Ans: I wrote a few essays on previous year topics mostly on Sundays. I believe a good essay consists of 2 parts :
Good content: For this part, you don’t need to worry much. Once the syllabus of GS papers is finished, you would have sufficient content to write an essay.
Apart from this, I collected some quotes of great personalities to include in my essays.
Good presentation: Every serious candidate write good content therefore this part makes a significant difference in the final score in this paper. I worked to improve this aspect of my essays.
Some tips on presentation:
- Using a variety of pens doesn’t make the presentation good. I used blue pen only. You may use more than once, it’s completely optional.
- Essays are generally written in paragraph form not pointwise like GS papers. I wrote in paragraphs.
- You may use headings or without headings, it’s optional. I didn’t use any headings in my essay.
- You should choose the topic on which you have sufficient and good content to write.
- After the selection of the topic, don’t just jump to write your essay. Take 20-25 minutes to brainstorm and organize your points and prepare a rough draft before writing the actual essay.
- The introduction and conclusion of your essay should be unique and catchy to attract the attention of the examiner. I used quotes and stories for the same.
- Your essay should look like flowing river water. Therefore, the connection between the preceding and succeeding paragraphs is very important.
- The language used should be simple, precise and to the point. Don’t use slangs, difficult and technical phrases in your essay. Even if used, please define that term first.
- Overall, your essay should be of an administrator’s write up not of a Ph.D. scholar or expert.
Ques: Which essays did you write and what key points did you include in it?
- Kashmir – A bone of contention for India
- Knowledge bereft of character is dangerous
Mains: General Studies (Paper-1):
|Topic/Unit||How did you prepare/Booklist|
|History perspective of Indian Culture heritage||Nitin Singhania book and RS Sharma|
|World History||Norman Loe book|
|History of Himachal||Mian Goverdhan Singh’ book|
|Disaster Management||Vision IAS Notes|
|Indian Geography||NCERT + Current Affairs|
|Geography of Himachal Pradesh||Mian Goverdhan Singh’ book|
|Indian Society||NCERT Sociology Class XI , XII + Current Affairs|
|Society and Culture of HP||Mian Goverdhan Singh’ book + Internet|
Mains: General Studies (Paper-2):
|Topic/Unit||How did you prepare/Booklist|
|Constitution of India||Laxmikanth|
|Polity of Himachal Pradesh||Mian Goverdhan Singh’ book|
|Governance in India||Current Affairs ( Vision Notes )|
|Governance in HP||Internet + Economic Survey of HP|
|Social Issues||Vision Current Affairs|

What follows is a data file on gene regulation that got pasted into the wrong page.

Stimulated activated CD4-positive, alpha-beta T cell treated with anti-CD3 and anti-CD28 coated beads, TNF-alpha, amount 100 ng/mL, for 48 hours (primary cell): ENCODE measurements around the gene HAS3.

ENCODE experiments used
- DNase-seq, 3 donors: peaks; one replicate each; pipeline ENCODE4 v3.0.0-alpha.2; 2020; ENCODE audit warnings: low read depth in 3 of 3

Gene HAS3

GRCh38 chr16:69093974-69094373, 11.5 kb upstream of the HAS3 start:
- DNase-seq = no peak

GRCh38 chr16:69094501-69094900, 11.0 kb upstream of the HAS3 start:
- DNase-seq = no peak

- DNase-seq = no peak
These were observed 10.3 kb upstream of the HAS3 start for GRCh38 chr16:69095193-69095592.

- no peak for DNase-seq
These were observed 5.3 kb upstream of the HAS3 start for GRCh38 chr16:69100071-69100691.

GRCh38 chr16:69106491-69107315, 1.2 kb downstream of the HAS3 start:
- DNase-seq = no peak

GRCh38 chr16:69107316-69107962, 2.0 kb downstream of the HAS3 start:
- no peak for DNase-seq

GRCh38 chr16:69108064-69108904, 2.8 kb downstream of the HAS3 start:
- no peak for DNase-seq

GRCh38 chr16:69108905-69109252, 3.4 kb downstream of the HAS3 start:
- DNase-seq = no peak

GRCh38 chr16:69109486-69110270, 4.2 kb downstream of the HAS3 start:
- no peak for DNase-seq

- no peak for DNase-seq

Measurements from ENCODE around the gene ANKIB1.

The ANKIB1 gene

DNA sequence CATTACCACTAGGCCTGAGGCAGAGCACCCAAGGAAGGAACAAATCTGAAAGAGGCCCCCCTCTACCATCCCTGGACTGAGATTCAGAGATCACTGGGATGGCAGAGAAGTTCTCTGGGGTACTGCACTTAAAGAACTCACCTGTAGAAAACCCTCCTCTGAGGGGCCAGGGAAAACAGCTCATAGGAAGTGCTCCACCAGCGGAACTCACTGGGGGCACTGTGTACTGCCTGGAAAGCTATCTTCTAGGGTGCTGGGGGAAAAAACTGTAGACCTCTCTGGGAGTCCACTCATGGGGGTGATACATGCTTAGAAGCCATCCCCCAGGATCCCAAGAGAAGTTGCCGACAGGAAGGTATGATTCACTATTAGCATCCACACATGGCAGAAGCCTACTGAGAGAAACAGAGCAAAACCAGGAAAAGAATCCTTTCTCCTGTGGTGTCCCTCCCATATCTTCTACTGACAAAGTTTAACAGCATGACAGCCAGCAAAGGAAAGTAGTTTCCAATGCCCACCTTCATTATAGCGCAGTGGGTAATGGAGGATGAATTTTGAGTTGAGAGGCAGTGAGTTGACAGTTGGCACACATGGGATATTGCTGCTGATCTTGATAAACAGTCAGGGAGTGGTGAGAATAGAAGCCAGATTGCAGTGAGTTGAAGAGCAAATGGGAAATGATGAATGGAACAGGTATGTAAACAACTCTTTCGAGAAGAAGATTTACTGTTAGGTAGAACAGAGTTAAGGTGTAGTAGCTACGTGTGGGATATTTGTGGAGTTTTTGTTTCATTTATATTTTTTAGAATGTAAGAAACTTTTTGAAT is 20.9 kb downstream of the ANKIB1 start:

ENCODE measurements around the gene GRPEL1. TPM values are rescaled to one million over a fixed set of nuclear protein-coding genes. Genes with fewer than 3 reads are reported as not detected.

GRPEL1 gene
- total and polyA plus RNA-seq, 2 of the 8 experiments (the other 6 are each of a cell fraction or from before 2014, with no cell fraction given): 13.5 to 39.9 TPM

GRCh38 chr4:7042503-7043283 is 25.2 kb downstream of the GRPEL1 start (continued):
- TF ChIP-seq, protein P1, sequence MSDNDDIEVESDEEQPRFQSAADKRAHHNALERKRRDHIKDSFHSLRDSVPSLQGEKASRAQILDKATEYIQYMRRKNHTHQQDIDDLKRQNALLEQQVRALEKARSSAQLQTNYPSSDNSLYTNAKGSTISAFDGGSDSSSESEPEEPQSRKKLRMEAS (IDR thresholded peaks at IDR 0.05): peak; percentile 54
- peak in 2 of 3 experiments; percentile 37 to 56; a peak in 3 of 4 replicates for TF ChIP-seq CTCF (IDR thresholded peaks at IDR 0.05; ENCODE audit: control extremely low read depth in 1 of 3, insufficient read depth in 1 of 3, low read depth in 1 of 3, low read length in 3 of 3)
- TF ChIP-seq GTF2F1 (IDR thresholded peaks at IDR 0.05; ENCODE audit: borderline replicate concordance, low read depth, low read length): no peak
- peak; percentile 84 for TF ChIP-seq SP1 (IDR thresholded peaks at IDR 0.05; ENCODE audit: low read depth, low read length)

|International Relations||Vision Current Affairs|
|International Institutions||Vision Current Affairs|
|Cybercrime/Drug menace/Socio-Economic development of HP||Internet + Economic Survey|
Mains: General Studies (Paper-3):
|Topic/Unit||How did you prepare/Booklist|
|Indian Economy||Sriram IAS notes + Current Affairs|
|Schemes and Important Institutions of the World||Current Affairs|
|Economy of HP||Economic survey of HP + Budget|
|Science and Technology||Currrent Affairs|
|Energy Sector of India||Internet|
|Science and Technology/IT/Biodiversity in HP||Internet|
|Agriculture and Horticulture||Vision notes|
|Tourism Sector in HP||Internet|
Most of the study material of Prelim is also useful for mains.
Ques: How was your experience with the ‘fixed space’ answer sheet?
Ans: Fixed space answer sheets compel you to write with caution. So, answer writing practice help a lot here.
Ques: Did you write answers in bullet points or in paragraphs? Some players were claiming that they wrote an entire paper in bullet points, so it doesn’t matter whether the examiner is asking ‘examine, comment, discuss or XYZ’. Simply write in bullets and points.
Ans: I wrote both in paragraphs and bullet points form as per the requirement of questions. I think every suffix used in questions ( examine, comment, etc ) has a different meaning and purpose and there can’t be equal treatment of all. So, it matters.
Ques: Did you follow the “introduction-body-conclusion” format? Because some mains-qualified candidates claim they simply wrote the points they could recall within the time, instead of bothering with proper introduction and conclusion.
Ans: Again format of the answer depends upon the type of question. In 20 marks question, I used this format. But in 8 marks or 5 marks, this format isn’t suitable sometimes. But, a good introduction and conclusion fetch you more marks.
Ques: I don’t like asking the following rudimentary questions, but these are the most frequently asked questions by new aspirants.
- Did you use highlighter/sketch-pen in your answers?- No
- Did you draw any diagram in any paper? – Yes, in almost all GS papers + optional.
- If yes, did you draw a diagram with a pen/pencil? – Pen
- Did you use a ruler? – No
- Did you write with a Blue or a Black pen? – Blue
Mains: Optional Subject
Ques: What’s your optional subject and why did you chose it and not something else?